Dr. Bradley Jones – The Doctor Who’s Not Only All In, But Far Out

 

 

 

by Myra Chanin

 

Tuches oifn tisch? That means “Shall we lay our cards on the table?” in the most vernacular Yiddish. OK? OK. Then, immediately select your preferred means of intergalactic communication: iPhone, android, landline, Morse code, tom-toms, smoke-signals or SETI launched radio beams—and make a reservation this very minute for the third performance of Dr. Bradley’s Fabulous Functional Narcissism, The Solo Show, Thursday July 26, 7:30 pm, at Don’t Tell Mama where I was awed by the Doctor’s totally unfiltered self-revelation in June. To use a word I’ve never before used about anyone or anything, both he and his show were perfect! (I’d be back re-kvelling for Dr. Jones in July if my only child—who’s everything his father would have been if he’d only had me as a mother—hadn’t lured us into joining him and his’n in Hawaii that week! On the island with the erupting volcano? Aloha, Oy!)

Don’t shillyshally. Do like I tell you to avoid the limbo of the waitlisted until himself, Mama’s booking impresario, (Everybody Loves) Sidney Myer, materializes, hoisting a miniscule cocktail table over his head on muscles which have lain fallow since 1998, and somehow squeezes it and you into a banquette. In June, Dr. Jones’s audience was dotted with celebrities. I faced the posterior noggin of the multi-award-winning John Lithgow, and sat nether cheek-to-cheek with cabaret luminaries Jeff Harnar and his partner in Sondheim, KT Sullivan. Ms. Sullivan, the artistic director of the Mabel Mercer Foundation, deserves endless kudos for her subtle and bold direction of Dr. Jones’ masterpiece.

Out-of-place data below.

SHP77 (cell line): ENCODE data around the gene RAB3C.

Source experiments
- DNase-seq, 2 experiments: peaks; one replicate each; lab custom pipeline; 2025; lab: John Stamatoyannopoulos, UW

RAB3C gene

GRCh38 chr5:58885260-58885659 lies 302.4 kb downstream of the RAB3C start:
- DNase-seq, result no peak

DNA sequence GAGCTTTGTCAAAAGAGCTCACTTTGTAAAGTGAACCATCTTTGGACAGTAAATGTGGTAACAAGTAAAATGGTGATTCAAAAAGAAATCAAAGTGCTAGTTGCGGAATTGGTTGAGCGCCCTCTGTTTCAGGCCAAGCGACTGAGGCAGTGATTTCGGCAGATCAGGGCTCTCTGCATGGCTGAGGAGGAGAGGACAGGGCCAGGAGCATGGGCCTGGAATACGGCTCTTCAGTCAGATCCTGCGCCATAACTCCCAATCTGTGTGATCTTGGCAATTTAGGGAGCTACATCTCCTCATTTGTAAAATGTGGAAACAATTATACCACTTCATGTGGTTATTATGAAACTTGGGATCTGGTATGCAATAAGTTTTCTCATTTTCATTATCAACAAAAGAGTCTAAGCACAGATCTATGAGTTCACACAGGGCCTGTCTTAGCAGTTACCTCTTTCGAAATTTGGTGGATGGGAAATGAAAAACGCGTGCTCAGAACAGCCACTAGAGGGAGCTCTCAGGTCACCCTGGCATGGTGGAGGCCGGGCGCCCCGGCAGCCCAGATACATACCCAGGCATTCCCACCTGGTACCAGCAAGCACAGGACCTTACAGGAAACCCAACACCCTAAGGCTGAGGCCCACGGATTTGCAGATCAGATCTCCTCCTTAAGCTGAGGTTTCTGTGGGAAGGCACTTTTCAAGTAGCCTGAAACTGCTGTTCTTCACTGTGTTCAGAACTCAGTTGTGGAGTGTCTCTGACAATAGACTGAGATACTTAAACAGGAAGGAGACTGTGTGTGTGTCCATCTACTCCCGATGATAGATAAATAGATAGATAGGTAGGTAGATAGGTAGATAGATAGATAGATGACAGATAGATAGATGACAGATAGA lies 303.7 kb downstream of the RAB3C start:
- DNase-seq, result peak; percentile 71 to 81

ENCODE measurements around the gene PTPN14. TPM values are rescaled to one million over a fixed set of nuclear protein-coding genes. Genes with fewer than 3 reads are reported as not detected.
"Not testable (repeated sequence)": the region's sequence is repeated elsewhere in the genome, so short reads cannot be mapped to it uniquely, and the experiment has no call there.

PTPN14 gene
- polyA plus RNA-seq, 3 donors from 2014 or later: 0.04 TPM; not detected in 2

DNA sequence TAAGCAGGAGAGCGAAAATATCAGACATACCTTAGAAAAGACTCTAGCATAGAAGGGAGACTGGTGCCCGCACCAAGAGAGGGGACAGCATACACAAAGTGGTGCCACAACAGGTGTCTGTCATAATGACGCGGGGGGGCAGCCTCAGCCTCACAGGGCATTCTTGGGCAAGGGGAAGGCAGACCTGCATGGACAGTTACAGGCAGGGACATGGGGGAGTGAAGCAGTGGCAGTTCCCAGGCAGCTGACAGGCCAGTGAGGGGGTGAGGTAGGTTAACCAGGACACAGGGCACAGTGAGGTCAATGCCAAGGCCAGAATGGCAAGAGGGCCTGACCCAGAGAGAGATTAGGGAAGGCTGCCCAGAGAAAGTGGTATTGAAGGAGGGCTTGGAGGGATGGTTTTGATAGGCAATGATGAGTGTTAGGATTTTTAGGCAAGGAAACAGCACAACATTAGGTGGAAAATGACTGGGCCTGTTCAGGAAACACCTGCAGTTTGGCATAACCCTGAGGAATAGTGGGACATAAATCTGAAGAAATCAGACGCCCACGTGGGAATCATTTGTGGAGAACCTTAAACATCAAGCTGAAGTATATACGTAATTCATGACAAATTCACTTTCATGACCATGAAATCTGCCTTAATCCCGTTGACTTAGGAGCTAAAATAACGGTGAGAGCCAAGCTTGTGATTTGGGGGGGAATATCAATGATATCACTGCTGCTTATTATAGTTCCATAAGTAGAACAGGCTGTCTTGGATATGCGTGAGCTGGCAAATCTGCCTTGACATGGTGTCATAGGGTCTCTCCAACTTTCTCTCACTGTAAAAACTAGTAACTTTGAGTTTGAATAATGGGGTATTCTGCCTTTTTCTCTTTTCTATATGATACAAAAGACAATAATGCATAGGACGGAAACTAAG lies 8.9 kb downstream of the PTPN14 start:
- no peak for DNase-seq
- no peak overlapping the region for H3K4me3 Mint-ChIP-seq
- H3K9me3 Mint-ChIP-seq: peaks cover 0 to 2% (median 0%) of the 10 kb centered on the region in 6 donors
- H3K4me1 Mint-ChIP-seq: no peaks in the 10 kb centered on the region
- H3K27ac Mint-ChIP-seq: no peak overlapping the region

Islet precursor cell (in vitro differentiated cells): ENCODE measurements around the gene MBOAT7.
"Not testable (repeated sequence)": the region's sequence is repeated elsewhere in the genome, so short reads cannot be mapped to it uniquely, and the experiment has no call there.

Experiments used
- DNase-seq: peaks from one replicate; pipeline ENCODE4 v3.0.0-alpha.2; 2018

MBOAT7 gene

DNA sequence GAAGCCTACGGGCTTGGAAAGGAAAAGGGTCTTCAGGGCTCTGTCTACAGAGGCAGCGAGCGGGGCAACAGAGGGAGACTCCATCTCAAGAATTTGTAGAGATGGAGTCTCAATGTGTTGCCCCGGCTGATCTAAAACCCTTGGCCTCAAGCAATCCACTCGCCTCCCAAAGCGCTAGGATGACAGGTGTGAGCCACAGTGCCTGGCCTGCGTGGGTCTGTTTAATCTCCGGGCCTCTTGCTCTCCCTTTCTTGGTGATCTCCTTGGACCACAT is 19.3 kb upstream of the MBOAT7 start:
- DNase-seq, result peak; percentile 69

Is he worth the wait? He is indeed! To marvel at the most complex, detailed, thought-provoking, whimsical, articulate, accurate, truthful and honest, lively, hilarious and touching 70-minute-long autobiographical adventures of a stage-struck child who became an eager-to-please theatre queen, survived a decade in a Broadway hit musical, overcame envy, grandiosity, a proclivity towards murder as well as a penchant for substances sniffed in the night to become a respected psychoanalytic clinician who still enthralls with his ability to entertain, tap dance and sing. And oh!, those photoshopped abs, biceps and triceps! Best of all, his narcissism has a happy ending. He and his true love not only find each other, but have remained together for lo these many years.

In the dark, his band, The Freudians, vamp until illumination returns and the Doctor stands facing the musicians. He spins around. His haberdashery is immaculate. A fitted single-breasted blue jacket, a white and seersucker blue-striped shirt and a bright orange bowtie. His clipped auburn hair shines. His chevron moustache, wider and fuller than a corporal’s stripe, commands my attention. Each hair looks individually snipped by a master moustachier [sic] with a cuticle scissors. I’ve never seen more erotic fuzz.

Jones introduces himself as a sensitive soul via double entendre phrases penned to a Richard Rodgers tune by another vulnerable gent, Lorenz Hart, and originally sung by that total lout, Pal Joey . . .